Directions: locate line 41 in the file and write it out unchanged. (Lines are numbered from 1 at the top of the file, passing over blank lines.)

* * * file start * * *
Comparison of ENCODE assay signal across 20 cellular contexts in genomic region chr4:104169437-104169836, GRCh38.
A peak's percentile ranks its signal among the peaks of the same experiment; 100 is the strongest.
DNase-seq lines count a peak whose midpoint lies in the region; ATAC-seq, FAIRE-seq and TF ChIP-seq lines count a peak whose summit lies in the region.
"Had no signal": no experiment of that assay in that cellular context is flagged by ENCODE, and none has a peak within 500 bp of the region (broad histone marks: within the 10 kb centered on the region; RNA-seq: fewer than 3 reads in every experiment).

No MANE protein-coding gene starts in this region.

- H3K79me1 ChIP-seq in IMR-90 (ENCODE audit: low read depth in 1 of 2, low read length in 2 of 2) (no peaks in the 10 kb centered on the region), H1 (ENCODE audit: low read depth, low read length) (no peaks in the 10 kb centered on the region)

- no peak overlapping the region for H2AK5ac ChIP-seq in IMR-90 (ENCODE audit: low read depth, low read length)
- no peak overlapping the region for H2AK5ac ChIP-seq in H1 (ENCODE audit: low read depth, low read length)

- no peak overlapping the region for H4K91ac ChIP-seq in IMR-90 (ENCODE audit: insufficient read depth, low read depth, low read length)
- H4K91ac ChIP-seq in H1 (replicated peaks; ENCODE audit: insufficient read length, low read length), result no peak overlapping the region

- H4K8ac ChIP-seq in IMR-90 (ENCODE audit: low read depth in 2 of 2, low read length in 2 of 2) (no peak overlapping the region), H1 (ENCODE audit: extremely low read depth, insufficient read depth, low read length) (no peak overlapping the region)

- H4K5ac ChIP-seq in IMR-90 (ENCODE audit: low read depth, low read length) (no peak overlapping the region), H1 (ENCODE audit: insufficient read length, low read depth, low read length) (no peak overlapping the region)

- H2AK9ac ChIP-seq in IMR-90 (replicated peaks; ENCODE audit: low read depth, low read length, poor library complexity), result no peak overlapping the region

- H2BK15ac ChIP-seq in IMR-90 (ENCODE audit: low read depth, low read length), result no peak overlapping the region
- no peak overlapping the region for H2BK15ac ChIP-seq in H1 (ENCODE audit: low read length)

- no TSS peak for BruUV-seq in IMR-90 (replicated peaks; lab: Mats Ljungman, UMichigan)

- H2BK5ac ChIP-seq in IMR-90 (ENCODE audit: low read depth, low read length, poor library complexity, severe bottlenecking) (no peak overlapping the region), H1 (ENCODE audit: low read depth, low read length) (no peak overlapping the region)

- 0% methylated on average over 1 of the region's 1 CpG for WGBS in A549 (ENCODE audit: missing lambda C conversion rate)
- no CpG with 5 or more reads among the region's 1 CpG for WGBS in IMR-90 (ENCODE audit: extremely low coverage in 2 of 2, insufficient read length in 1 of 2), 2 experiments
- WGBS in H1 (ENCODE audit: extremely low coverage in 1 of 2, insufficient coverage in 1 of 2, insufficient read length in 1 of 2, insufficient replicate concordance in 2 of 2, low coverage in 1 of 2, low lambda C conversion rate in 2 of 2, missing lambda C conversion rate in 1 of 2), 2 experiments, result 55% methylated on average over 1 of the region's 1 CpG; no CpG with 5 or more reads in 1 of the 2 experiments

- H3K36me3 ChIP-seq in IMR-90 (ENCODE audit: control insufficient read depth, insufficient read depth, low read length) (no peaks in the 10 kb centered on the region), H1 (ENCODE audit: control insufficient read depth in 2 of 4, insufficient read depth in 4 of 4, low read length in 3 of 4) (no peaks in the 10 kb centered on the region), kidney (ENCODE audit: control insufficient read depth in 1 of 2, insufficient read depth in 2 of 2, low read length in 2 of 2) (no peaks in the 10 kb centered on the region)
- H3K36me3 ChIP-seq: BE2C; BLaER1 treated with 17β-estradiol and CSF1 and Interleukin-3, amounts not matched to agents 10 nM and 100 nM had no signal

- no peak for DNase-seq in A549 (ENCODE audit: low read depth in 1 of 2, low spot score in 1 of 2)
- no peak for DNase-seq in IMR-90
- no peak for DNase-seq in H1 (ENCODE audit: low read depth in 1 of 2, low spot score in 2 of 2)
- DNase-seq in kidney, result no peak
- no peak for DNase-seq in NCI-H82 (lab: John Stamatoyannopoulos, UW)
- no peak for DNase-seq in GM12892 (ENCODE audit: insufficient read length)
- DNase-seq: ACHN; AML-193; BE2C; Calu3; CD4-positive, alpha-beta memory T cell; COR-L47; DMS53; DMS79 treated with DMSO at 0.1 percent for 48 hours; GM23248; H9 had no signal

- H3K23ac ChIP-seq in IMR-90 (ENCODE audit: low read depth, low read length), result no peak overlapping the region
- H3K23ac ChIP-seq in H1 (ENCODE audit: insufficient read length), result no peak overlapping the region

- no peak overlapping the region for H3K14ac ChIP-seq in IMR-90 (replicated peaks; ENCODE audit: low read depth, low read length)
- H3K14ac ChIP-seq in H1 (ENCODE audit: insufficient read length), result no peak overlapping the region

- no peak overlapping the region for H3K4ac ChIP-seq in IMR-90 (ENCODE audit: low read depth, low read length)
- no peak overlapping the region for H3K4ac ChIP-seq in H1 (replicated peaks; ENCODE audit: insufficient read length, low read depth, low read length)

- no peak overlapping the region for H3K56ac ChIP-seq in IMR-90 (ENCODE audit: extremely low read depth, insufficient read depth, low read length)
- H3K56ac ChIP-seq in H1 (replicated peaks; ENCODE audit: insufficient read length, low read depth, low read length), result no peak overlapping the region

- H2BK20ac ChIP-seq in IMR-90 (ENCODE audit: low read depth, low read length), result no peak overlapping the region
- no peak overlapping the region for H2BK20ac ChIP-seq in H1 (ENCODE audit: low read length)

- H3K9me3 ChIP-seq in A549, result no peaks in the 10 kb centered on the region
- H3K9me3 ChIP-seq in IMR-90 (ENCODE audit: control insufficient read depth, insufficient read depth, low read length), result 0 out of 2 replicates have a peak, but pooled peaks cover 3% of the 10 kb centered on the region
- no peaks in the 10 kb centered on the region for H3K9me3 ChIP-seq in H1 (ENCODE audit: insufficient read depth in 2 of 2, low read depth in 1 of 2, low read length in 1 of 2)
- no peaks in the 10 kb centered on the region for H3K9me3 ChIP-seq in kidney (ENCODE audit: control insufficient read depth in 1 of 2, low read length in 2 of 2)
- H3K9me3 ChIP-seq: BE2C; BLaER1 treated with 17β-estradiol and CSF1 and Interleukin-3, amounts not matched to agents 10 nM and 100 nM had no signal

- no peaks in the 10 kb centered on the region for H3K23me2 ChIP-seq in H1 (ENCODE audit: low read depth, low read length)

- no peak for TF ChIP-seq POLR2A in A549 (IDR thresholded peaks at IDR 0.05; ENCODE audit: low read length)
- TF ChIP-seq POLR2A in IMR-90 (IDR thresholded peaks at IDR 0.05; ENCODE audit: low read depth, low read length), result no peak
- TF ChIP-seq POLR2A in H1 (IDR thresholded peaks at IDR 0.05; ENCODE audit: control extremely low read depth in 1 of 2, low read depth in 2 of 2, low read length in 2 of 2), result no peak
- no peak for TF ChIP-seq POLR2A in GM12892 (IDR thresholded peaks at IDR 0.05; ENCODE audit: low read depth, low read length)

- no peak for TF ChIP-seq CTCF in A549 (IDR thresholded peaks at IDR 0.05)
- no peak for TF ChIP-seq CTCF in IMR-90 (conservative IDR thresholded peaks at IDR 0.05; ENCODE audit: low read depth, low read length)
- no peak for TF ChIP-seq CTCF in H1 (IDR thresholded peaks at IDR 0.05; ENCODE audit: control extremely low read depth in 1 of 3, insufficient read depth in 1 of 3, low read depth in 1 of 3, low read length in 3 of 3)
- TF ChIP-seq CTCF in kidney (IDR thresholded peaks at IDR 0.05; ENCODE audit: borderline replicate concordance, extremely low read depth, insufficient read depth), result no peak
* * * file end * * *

- H3K9me3 ChIP-seq in IMR-90 (ENCODE audit: control insufficient read depth, insufficient read depth, low read length), result 0 out of 2 replicates have a peak, but pooled peaks cover 3% of the 10 kb centered on the region